Her Voice: Fargo woman makes safety funFARGO – Every summer Barb Nelson of Fargo teaches groups of 5-year-olds the importance of water safety, buckling their seatbelts and even gun safety.
By: Tracy Frank, INFORUM
Her Voice is a weekly article about women in or from our area and how they make an impact on the world around them. If you know someone SheSays should feature in HerVoice, email Tracy Frank at email@example.com.
FARGO – Every summer Barb Nelson of Fargo teaches groups of 5-year-olds the importance of water safety, buckling their seatbelts and even gun safety.
Nelson has taught at Safety Town, a 20-hour course sponsored by the Fargo Optimist Club that teaches children safety procedures through involvement in both classroom and outdoor instruction, for at least 11 years.
Over two weeks, the course covers a different safety topic each day, including crossing the street, playing on the playground, traffic signs, where to sit in the car, poison dangers, school bus safety, train safety, fire safety and bicycle safety.
“We cover a lot in two weeks,” Nelson said.
Nine months out of the year Nelson works as an administrative assistant at Centennial Elementary School. She spends June teaching Safety Town classes.
“It’s fun to see the kids in a different setting.” Nelson said. “It’s a nice summertime job.”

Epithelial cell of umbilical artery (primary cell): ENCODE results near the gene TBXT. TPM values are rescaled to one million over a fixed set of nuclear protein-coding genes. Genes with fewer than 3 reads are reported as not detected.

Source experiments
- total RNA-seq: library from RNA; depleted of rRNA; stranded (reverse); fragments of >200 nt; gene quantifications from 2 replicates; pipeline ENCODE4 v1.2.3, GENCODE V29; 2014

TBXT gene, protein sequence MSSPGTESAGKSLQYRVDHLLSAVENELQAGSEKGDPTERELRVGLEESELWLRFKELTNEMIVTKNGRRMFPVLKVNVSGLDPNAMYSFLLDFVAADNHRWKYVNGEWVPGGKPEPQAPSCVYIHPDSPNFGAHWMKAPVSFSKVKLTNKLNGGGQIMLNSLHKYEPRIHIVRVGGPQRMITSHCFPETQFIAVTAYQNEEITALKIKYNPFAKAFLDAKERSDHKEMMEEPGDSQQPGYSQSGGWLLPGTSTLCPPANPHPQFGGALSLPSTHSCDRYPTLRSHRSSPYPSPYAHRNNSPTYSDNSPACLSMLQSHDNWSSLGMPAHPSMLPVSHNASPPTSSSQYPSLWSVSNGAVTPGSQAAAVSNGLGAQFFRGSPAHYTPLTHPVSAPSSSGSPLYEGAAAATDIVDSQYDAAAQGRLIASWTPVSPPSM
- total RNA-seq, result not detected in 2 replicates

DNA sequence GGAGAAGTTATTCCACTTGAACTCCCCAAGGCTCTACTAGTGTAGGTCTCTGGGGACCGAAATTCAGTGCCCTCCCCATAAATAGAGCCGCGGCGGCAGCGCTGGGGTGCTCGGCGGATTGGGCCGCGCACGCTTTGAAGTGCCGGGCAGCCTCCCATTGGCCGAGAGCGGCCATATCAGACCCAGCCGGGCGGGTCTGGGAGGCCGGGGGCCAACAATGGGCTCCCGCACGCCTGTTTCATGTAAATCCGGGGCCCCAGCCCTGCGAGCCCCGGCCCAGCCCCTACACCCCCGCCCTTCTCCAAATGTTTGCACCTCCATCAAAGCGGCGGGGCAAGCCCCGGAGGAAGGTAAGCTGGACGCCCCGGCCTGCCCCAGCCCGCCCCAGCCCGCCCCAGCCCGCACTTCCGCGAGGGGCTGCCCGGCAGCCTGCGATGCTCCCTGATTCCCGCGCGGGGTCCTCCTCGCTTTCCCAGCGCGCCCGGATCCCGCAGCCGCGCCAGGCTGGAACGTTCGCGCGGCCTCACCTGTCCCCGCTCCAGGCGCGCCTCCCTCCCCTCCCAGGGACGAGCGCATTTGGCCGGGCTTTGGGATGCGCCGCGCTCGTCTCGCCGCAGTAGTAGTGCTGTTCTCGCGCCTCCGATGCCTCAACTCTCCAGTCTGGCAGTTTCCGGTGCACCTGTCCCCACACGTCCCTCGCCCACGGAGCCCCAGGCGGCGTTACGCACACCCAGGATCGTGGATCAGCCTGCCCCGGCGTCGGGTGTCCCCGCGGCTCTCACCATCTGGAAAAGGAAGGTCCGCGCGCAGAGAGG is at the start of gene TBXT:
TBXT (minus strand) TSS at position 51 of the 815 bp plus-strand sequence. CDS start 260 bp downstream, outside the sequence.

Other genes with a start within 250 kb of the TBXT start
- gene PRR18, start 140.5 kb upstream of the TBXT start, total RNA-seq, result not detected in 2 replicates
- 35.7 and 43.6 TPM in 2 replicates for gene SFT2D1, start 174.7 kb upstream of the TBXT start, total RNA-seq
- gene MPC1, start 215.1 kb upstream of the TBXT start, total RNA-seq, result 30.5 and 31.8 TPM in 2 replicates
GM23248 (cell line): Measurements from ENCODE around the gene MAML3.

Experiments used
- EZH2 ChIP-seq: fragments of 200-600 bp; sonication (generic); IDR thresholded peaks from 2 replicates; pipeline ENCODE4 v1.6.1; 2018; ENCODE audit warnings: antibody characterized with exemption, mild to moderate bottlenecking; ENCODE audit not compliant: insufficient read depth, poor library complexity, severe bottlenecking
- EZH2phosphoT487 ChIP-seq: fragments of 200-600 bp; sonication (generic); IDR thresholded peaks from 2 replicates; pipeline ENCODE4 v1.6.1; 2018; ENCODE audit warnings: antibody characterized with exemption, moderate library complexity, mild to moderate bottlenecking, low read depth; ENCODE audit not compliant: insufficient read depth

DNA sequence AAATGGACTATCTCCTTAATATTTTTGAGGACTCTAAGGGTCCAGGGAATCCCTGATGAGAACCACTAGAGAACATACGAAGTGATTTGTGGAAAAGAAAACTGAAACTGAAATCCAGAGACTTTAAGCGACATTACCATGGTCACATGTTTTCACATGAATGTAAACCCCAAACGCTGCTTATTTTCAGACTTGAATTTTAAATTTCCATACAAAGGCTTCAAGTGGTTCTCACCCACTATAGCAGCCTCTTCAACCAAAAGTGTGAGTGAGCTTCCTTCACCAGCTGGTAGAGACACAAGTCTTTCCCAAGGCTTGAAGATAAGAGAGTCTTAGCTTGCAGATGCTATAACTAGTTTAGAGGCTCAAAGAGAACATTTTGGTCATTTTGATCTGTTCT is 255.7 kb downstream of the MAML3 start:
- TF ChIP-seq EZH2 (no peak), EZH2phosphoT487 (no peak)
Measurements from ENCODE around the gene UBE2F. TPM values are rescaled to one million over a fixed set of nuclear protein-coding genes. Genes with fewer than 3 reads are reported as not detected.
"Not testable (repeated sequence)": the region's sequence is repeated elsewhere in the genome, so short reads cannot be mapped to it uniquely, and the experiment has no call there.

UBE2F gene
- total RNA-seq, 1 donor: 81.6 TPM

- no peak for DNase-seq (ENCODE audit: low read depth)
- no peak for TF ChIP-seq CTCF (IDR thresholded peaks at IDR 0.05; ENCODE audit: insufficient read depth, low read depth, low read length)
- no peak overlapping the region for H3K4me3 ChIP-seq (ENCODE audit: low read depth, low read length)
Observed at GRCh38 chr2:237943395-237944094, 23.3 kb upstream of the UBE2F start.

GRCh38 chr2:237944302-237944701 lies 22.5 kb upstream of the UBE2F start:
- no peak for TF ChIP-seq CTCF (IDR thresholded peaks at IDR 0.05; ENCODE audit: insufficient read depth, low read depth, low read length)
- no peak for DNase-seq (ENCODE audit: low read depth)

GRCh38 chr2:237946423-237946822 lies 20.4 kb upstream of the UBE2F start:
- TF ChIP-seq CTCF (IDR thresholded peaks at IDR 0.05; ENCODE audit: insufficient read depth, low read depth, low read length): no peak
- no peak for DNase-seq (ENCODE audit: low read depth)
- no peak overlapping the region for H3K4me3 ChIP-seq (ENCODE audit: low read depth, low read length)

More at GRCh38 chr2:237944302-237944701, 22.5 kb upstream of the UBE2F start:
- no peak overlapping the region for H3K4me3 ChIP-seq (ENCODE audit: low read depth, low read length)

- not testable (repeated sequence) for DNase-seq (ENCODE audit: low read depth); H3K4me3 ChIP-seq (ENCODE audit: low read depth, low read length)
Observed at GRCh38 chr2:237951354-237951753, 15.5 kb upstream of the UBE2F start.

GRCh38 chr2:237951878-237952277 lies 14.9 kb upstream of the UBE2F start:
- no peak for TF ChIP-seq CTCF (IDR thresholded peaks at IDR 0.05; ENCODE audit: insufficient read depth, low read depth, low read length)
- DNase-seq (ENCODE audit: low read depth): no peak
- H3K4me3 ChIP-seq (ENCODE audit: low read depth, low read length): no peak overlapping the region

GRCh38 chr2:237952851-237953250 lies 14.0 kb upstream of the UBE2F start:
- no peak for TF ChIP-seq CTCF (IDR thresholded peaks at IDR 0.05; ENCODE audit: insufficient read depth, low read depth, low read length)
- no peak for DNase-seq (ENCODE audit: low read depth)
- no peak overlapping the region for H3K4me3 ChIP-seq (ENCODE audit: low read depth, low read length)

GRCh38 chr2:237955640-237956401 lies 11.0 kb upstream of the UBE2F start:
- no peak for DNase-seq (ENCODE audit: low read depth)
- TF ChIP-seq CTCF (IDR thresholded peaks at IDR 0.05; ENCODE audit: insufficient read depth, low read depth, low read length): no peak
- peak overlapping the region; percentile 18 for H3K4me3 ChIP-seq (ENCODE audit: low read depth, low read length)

The program, which costs $50, is for children entering kindergarten and draws kids from Fargo, West Fargo, Moorhead, Dilworth and Casselton, N.D., she said.
The classes usually involve an age-appropriate video and an art project. Sometimes a guest speaker – like a police officer, fire fighter or Burlington Northern Santa Fe official – will talk to the kids. They also go through a course, where they ride bikes with training wheels to learn bicycle safety, Nelson said.
Nelson, who has three grown daughters, said the safety classes are exhausting and challenging work, but also a lot of fun.
“I have had very few children who have not loved the program,” she said. “We keep them entertained.”
In addition to teaching important safety lessons, the program is also a good way to help prepare kids for kindergarten, Nelson said.
“There’s the social benefit. They’re with a whole group of kids. There’s the safety benefit. They just soak it up,” she said. “They’re only with us two weeks, two hours a day, but they catch on to what is going to be expected of them in kindergarten, like going through the hallways quietly or knowing how to write their name. That’s all mixed in with what we do.”
Readers can reach Forum reporter Tracy Frank at (701) 241-5526